Outdoor Fitness: Shift into Gear at the Gym

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For the average person, standard gym training tactics used to involve a splash of treadmill cardio, a dabble in the free-weight area and a sprinkling of abdominal crunches to top it off.

Now, trends have shifted into more exciting freestyle training methodologies, which involve engaging with pieces of equipment that better suit functional movements and are far more accessible than the imposing barbell/dumbbell lifts that were common place before. Let’s take a look at one piece of equipment that has really exploded onto the gym scene, which offers a great alternative to developing functional strength; the Suspension Trainer.

What is a Suspension Trainer?
The Suspension Trainer has roots in military fitness training, but has now seen global success with its ability to add increasing load to functional based movements, with the user’s own bodyweight as resistance. The Suspension Trainer can be adjusted in length to suit the exercise and the proportions of the person when using it and is an ideal training tool for anyone looking to improve functional strength.


Suspended Row
A great place to start is with the Suspended Row; it strengthens the upper back, which is a key weakness in many, and it also benefits the core and grip strength.

To perform it:
• Start by shortening the straps to the highest they can go
• Grab the handles in front and stand completely straight, with the spine in a neutral position
• Step backwards until there is full tension in the straps
• Have the feet shoulder-width apart for stability
• Have the palms facing each other and keep them close to the torso (just under the chest)
• Start to lean back and extend your arms out, rotate your wrists so that palms are facing down at full extension
• Pull yourself back in, while rotating the palms back to facing each other to complete the rep
• Keep the back straight and core engaged at all times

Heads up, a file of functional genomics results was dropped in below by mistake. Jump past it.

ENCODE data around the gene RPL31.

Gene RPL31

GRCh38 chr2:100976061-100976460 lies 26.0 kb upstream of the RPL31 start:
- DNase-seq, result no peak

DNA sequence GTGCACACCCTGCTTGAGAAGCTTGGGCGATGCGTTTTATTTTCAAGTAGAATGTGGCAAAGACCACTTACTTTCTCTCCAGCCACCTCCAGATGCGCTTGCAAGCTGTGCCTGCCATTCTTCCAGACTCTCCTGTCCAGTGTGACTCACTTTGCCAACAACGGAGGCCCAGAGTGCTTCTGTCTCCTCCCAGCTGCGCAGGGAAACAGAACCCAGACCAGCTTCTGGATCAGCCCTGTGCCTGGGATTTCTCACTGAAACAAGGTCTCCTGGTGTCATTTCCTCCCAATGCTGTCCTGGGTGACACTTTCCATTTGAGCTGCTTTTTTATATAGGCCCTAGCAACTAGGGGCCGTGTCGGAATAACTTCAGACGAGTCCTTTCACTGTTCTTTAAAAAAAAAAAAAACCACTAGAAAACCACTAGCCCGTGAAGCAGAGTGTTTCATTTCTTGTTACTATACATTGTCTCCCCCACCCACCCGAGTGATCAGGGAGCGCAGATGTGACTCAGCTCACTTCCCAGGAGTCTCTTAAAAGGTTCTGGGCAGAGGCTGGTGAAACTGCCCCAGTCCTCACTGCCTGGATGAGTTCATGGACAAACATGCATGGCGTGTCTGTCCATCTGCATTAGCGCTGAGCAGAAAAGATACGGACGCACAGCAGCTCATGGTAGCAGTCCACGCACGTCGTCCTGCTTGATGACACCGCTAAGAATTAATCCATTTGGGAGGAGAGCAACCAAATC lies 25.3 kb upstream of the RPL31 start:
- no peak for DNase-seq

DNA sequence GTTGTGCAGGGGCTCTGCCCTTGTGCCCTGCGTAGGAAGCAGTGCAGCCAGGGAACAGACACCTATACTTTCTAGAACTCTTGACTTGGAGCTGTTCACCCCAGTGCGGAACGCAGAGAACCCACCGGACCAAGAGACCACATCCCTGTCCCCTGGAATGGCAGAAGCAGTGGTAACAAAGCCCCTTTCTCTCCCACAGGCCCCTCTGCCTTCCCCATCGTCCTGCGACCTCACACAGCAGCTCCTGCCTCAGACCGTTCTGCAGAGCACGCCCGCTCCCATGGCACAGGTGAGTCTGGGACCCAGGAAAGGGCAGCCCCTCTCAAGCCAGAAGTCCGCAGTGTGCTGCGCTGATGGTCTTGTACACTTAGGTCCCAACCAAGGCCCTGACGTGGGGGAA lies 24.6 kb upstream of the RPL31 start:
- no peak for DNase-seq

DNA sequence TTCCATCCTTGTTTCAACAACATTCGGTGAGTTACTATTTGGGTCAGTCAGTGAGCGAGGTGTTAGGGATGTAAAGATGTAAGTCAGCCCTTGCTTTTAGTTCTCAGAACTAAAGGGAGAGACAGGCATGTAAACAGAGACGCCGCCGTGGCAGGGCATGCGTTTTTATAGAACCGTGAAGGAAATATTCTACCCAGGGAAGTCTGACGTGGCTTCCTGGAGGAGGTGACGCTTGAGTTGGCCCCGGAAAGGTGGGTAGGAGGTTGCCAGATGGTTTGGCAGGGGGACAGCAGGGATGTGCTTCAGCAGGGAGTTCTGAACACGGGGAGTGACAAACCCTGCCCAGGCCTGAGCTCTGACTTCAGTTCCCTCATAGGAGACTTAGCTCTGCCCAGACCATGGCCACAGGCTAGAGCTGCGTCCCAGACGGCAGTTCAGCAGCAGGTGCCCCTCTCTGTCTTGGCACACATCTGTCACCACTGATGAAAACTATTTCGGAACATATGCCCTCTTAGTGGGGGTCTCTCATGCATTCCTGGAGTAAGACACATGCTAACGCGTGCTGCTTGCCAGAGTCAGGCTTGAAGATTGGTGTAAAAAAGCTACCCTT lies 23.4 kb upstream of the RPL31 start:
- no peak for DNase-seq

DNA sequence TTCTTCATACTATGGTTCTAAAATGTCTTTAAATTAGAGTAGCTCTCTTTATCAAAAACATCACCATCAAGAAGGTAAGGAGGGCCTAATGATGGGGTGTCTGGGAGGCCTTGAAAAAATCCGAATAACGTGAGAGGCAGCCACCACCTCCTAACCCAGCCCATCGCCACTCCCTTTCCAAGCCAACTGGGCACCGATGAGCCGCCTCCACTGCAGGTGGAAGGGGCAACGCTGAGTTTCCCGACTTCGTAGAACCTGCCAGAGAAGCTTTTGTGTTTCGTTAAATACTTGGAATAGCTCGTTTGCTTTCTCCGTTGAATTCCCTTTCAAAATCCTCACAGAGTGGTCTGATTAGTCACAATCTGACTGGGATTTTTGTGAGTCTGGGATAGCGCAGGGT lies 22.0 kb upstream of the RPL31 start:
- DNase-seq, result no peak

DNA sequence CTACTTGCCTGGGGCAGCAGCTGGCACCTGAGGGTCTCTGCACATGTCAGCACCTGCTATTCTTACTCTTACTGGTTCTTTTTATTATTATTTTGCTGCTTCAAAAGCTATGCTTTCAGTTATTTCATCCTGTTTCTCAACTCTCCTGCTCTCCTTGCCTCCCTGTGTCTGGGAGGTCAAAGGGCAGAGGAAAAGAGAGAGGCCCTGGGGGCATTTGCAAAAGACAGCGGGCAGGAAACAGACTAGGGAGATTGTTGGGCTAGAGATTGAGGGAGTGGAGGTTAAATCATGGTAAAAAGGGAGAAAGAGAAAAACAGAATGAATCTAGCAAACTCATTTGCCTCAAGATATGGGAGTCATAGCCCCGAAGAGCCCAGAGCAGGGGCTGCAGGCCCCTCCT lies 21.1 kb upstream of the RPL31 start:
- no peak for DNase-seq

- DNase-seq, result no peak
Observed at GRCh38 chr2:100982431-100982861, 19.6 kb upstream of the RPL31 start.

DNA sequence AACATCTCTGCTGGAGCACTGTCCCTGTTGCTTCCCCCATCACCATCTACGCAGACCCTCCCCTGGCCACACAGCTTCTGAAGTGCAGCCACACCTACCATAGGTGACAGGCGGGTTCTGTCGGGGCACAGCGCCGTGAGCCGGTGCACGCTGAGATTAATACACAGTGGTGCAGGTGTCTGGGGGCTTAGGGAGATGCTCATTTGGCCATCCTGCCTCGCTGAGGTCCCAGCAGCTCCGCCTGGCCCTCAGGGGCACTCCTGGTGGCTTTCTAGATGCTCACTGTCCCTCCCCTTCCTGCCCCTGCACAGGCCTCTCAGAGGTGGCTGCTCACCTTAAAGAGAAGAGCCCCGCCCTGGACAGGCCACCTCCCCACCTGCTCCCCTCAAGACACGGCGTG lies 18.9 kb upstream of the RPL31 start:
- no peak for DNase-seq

Top Tips
The great thing about using the Suspension Trainer is that the intensity of it is controlled entirely by you! The taller you stand, the easier this exercise becomes. If you lean further back at the start; it becomes more difficult to pull back in. Another progression is to bring the feet together, so there is less stability. You could even go for a single leg variation to make it even harder!


Suspended Push-Up
Just like the row, it is an ideal place to start and works the opposing muscle groups, with the chest and shoulder getting engaged the most.

To perform it:
• Start by lengthening the straps to mid-level, as you will need additional length to get depth in this exercise
• Grab the handles in front and stand completely straight, with the spine in a neutral position
• Now walk forwards and extend the arms out until there is tension in the straps and the straps are both aligned slightly above the shoulders (not touching)
• Palms should be facing down throughout the exercise and arms shoulder-width apart
• Lower the body down to parallel with the chest, or just under the hands
• Push back up to the starting position to complete the rep
• Keep the back straight and core engaged at all times

Top Tips
Just like the row, you can adjust the intensity by modifying your stance for the exercise. This time you would lean further forward to increase intensity, or stand tall to reduce the effect of gravity and the amount of bodyweight involved. Again, going from a split leg stance to close feet and even single leg (advanced level only!) will progress this exercise.


Suspended Squat Jumps
This one gives your cardio a run for its money, burns fat and also develops explosive strength by working all of the leg muscles.

To perform it:
• Set straps to mid-length for this exercise
• Grab the handles in front, so that the palms are facing each other, shoulder-width apart
• Standing straight, with a neutral spine and feet slightly further than shoulder-width apart, go into a deep squat and then explode up into a jump
• You can rotate the wrists down in the jump, if it feels more comfortable
• Immediately drop back into a squat and repeat
• Keep full tension on the straps at all times (leaning slightly back with your weight helps, however, the back must remain straight)

Top Tips
This one is a high-energy, cardio intensive exercise; the faster and higher you jump, the harder it gets! You could try a single-leg jump variation for a real burn, or, remove the jumping portion to take the intensity down a notch.

Suspension Trainers are a great way to kick-start a functional training routine in the gym. Give them a try next time you want to add some spice into your programme!


James Sidhu
Senior FM DIFC Fitness First

Words by: James Sidhu

Photos by: Jung Francisco

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